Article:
Concerns about groundwater contamination as well as pesticide residues in food and soil have fuelled vigorous debates about the sustainability of chemical-intensive agriculture. Search has been prompted for agronomic strategies with lower environmental hazards. In this multidisciplinary study we compared the characteristics of soils from 20 agricultural farms selected in five geographical areas of Southern Italy with different soil types. In each farm, fields with management regime classified as high-input (HIMR, intensive cultivation under plastic tunnels) or low-input (LIMR, tree orchards) were selected. Soil samples were analyzed for 31 parameters including physical and chemical properties (bulk density, water holding capacity, texture, pH, limestone, electrical conductivity, organic C to a depth of 0-20 and 20-40cm, total N, P2O5, Ca2+, Mg2+, K+, Na+, cation exchange capacity), enzymatic activities (dehydrogenase, arylsulphatase, β-glucosidase, phosphatase and urease) and microbiological features (potential respiration, functional diversity of microbial populations by BIOLOG EcoPlates™, microbial biomass, fungal mycelium, culturable actinomycetes, bacteria and fungi, pseudomonads and bacterial species richness by 16S rDNA-DGGE). Finally, a soil bioassay was performed in order to evaluate the plant growth of a biotest plant (Lactuca sativa) and soil suppressiveness of the Rhizoctonia solani-L. sativa pathosystem.Results showed that many soil properties were influenced by management regime more than by the sampling area. Compared to LIMR, HIMR soils consistently had reduced soil organic C (-24%), enzymatic activities, microbial biomass and fungal mycelium (-40% and -18%, respectively), functional diversity (-18%) and bacterial species richness (-14%). On the contrary, the same soils showed a remarkable increase in the values of the parameters related to the mineral soil fraction (electrical conductivity +370%; P2O5 +72%; Na+ +86%). Management regime did not affect cation exchange capacity, pH, limestone and soil texture. The lettuce bioassay showed a higher plant growth (+17%) in the LIMR compared to HIMR soils, despite the lower content of mineral nutrients. Suppression of R. solani was not influenced by management regime, but significant differences were recorded among farms. Differences among the assessed soil parameters indicate a trend of soil quality deterioration under the high-input management regime. © 2010 Elsevier B.V.

Assessing soil quality under intensive cultivation and tree orchards in Southern Italy

D'ASCOLI, Rosaria;MARZAIOLI R;RUTIGLIANO, Flora Angela;
2011

Abstract

Concerns about groundwater contamination as well as pesticide residues in food and soil have fuelled vigorous debates about the sustainability of chemical-intensive agriculture. Search has been prompted for agronomic strategies with lower environmental hazards. In this multidisciplinary study we compared the characteristics of soils from 20 agricultural farms selected in five geographical areas of Southern Italy with different soil types. In each farm, fields with management regime classified as high-input (HIMR, intensive cultivation under plastic tunnels) or low-input (LIMR, tree orchards) were selected. Soil samples were analyzed for 31 parameters including physical and chemical properties (bulk density, water holding capacity, texture, pH, limestone, electrical conductivity, organic C to a depth of 0-20 and 20-40cm, total N, P2O5, Ca2+, Mg2+, K+, Na+, cation exchange capacity), enzymatic activities (dehydrogenase, arylsulphatase, β-glucosidase, phosphatase and urease) and microbiological features (potential respiration, functional diversity of microbial populations by BIOLOG EcoPlates™, microbial biomass, fungal mycelium, culturable actinomycetes, bacteria and fungi, pseudomonads and bacterial species richness by 16S rDNA-DGGE). Finally, a soil bioassay was performed in order to evaluate the plant growth of a biotest plant (Lactuca sativa) and soil suppressiveness of the Rhizoctonia solani-L. sativa pathosystem.Results showed that many soil properties were influenced by management regime more than by the sampling area. Compared to LIMR, HIMR soils consistently had reduced soil organic C (-24%), enzymatic activities, microbial biomass and fungal mycelium (-40% and -18%, respectively), functional diversity (-18%) and bacterial species richness (-14%). On the contrary, the same soils showed a remarkable increase in the values of the parameters related to the mineral soil fraction (electrical conductivity +370%; P2O5 +72%; Na+ +86%). Management regime did not affect cation exchange capacity, pH, limestone and soil texture. The lettuce bioassay showed a higher plant growth (+17%) in the LIMR compared to HIMR soils, despite the lower content of mineral nutrients. Suppression of R. solani was not influenced by management regime, but significant differences were recorded among farms. Differences among the assessed soil parameters indicate a trend of soil quality deterioration under the high-input management regime. © 2010 Elsevier B.V.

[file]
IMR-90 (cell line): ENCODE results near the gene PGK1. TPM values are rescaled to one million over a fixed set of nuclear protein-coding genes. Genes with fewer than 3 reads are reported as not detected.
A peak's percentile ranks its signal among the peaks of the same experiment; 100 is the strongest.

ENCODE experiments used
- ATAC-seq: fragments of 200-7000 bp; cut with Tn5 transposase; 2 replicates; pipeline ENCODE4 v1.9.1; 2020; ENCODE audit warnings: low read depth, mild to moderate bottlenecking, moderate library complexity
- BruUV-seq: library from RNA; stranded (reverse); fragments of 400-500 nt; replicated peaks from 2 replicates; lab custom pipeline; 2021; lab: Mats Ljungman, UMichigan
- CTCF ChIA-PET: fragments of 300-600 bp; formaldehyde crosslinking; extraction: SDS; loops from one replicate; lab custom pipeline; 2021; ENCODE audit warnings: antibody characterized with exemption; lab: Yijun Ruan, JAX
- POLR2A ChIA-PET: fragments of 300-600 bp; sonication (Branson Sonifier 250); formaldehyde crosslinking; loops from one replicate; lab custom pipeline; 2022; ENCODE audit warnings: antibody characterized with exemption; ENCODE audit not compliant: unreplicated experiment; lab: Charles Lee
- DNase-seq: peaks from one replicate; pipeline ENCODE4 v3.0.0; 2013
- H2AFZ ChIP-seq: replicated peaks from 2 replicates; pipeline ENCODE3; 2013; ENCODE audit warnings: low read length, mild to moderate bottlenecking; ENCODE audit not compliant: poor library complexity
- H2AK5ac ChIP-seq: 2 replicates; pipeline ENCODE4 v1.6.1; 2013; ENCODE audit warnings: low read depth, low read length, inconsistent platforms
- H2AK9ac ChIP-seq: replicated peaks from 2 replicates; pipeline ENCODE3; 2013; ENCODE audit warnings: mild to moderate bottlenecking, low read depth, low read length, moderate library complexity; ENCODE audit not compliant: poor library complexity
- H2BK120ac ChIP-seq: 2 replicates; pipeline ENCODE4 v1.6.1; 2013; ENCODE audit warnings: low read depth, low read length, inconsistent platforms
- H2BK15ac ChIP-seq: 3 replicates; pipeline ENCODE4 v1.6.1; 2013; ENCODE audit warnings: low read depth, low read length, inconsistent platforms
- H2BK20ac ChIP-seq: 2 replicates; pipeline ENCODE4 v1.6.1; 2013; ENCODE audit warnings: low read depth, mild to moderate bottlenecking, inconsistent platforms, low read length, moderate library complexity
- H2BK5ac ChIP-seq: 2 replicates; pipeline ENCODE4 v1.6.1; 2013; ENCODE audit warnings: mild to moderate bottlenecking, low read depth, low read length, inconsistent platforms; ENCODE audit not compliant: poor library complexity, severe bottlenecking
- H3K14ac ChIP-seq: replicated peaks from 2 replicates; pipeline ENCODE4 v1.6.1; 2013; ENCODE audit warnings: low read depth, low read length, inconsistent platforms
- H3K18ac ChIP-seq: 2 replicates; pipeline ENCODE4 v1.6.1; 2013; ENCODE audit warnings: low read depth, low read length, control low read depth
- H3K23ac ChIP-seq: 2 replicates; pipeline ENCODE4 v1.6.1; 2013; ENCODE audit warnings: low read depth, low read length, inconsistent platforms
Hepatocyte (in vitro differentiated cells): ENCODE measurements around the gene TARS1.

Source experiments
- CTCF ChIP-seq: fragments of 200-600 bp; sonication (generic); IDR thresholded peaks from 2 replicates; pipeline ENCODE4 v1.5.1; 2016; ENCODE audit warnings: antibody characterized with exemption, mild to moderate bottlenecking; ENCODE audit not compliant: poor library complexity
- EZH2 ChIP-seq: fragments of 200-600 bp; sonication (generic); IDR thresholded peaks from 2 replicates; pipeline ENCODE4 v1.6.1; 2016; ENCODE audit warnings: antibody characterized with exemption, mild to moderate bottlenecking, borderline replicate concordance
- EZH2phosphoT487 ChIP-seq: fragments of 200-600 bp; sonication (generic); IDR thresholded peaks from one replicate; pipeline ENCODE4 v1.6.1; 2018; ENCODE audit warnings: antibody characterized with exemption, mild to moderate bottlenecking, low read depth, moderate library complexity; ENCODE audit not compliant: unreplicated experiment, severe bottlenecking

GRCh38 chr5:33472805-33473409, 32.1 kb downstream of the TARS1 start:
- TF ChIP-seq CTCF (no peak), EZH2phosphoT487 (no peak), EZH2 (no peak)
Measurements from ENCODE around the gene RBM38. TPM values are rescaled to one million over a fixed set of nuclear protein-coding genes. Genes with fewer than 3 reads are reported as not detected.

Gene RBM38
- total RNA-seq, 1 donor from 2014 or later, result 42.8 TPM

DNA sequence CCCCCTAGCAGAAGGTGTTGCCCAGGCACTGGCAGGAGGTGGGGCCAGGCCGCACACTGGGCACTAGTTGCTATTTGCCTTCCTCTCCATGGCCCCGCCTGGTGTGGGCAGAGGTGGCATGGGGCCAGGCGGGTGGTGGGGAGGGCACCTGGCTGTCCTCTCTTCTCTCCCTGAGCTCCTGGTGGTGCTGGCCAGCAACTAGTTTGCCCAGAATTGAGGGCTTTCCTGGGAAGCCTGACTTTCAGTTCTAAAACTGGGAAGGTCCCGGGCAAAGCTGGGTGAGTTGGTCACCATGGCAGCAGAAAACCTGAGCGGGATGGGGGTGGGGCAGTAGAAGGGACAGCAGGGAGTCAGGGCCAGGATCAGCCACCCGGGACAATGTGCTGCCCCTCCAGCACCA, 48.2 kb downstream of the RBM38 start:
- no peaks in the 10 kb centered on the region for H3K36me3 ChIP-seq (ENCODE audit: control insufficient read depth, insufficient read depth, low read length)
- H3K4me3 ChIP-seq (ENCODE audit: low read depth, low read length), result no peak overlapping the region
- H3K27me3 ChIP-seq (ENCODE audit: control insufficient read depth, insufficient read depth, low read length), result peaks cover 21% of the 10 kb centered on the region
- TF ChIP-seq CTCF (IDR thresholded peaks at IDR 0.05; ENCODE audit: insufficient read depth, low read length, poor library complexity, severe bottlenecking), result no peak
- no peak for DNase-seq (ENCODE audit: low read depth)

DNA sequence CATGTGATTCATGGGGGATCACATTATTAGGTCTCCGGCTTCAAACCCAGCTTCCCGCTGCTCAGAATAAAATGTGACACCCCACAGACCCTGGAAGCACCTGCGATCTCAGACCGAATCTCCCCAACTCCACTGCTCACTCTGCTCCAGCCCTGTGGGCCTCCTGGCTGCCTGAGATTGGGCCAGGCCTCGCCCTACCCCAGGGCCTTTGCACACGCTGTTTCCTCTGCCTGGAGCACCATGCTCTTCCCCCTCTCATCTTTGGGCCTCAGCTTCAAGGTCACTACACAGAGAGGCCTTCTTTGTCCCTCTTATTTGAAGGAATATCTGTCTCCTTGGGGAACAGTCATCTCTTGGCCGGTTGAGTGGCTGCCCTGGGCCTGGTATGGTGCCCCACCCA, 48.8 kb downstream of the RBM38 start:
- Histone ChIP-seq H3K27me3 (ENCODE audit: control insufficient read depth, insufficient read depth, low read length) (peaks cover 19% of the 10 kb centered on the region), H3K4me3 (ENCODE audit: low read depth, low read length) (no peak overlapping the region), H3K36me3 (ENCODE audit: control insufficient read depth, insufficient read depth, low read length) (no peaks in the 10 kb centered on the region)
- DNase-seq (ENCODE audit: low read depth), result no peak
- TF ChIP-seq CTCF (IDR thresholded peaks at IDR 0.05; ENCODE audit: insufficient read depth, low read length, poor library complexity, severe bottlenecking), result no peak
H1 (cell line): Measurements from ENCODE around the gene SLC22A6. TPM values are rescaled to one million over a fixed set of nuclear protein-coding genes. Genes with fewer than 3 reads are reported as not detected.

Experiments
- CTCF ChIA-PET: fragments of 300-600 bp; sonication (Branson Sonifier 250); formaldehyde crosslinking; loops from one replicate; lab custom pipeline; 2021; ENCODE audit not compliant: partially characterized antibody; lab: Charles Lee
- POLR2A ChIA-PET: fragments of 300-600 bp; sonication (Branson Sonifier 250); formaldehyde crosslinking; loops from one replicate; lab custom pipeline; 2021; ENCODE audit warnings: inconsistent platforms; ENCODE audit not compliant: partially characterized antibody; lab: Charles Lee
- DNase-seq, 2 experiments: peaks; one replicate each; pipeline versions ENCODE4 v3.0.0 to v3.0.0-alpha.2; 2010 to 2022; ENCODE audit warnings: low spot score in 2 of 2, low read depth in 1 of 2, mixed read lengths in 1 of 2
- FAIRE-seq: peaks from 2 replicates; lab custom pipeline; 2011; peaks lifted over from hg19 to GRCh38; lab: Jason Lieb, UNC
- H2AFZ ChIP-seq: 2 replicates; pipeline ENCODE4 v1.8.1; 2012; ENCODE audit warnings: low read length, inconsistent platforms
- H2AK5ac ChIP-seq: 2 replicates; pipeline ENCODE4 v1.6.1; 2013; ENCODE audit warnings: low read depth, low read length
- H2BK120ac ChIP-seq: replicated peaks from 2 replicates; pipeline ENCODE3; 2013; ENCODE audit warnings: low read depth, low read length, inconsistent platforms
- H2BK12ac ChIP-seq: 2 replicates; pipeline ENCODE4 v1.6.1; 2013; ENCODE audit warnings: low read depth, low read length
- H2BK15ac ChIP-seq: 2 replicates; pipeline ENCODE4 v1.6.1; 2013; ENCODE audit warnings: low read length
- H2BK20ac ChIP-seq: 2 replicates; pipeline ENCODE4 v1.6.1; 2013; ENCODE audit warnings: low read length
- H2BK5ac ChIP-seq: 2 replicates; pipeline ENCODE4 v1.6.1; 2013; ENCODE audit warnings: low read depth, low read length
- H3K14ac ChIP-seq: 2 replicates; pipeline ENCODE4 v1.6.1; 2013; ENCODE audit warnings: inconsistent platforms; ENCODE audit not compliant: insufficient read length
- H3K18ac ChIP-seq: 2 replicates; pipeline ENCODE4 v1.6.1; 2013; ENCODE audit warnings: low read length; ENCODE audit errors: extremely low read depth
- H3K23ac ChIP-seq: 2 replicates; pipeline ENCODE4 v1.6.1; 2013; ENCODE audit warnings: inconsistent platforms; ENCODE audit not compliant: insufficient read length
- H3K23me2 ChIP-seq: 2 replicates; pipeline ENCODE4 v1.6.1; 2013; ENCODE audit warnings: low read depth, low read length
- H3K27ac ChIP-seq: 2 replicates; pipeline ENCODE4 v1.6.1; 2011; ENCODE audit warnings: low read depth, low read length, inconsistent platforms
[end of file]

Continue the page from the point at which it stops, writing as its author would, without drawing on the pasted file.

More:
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Utilizza questo identificativo per citare o creare un link a questo documento: https://hdl.handle.net/11591/322339
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